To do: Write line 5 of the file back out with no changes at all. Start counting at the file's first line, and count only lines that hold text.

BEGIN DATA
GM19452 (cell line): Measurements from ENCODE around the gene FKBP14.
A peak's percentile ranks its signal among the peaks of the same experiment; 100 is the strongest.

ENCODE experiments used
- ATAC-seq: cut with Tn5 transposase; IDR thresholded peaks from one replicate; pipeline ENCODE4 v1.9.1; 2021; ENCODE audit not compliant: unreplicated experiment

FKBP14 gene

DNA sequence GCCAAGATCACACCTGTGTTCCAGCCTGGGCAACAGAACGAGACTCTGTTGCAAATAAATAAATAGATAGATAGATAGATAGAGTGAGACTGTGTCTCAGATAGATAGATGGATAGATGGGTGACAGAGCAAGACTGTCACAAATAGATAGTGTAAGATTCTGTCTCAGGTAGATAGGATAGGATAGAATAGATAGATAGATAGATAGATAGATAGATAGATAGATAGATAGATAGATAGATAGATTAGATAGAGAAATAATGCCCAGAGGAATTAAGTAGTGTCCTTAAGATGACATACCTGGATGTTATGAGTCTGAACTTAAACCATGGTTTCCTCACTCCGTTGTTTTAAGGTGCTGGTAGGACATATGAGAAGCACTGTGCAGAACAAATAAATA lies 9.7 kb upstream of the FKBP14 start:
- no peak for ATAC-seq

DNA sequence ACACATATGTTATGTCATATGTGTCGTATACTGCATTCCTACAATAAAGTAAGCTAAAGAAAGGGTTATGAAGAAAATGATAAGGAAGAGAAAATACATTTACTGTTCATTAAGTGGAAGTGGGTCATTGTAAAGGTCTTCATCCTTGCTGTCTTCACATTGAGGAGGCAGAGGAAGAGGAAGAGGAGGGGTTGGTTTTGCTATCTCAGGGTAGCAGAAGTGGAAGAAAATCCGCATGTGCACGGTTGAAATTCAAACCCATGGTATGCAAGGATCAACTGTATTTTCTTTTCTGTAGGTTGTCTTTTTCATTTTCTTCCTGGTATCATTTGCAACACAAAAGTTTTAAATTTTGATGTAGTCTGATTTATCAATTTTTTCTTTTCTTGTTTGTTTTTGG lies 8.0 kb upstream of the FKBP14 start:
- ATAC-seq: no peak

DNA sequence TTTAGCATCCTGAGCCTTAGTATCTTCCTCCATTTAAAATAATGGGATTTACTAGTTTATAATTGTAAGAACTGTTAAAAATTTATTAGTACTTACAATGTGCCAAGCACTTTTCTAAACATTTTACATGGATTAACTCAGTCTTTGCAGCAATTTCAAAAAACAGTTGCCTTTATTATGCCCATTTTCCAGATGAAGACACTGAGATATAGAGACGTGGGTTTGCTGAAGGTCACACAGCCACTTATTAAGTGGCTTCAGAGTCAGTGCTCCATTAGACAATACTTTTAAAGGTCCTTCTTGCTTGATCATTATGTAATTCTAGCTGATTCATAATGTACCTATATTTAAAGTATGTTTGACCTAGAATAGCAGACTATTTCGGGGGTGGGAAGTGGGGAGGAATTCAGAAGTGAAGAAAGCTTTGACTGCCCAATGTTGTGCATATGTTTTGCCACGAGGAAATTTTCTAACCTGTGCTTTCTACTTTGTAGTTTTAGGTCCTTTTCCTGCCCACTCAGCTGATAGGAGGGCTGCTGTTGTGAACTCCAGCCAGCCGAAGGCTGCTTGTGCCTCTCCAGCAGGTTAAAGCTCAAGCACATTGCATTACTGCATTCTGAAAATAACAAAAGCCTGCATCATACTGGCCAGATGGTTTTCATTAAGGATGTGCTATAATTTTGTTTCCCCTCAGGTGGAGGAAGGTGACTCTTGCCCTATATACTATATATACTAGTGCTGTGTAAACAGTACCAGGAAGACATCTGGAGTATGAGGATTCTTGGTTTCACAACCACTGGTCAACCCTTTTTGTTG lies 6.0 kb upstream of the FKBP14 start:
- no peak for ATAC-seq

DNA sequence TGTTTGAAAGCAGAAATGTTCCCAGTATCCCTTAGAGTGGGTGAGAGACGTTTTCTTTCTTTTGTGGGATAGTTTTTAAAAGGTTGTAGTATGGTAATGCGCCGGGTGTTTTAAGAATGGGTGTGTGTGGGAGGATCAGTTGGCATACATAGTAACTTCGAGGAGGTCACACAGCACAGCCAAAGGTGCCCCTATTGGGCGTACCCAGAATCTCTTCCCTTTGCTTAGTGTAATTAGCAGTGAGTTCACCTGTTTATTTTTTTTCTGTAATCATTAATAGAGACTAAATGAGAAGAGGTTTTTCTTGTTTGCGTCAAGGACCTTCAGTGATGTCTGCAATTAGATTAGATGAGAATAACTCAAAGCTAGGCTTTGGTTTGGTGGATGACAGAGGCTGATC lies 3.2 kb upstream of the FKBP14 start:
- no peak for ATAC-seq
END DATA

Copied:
FKBP14 gene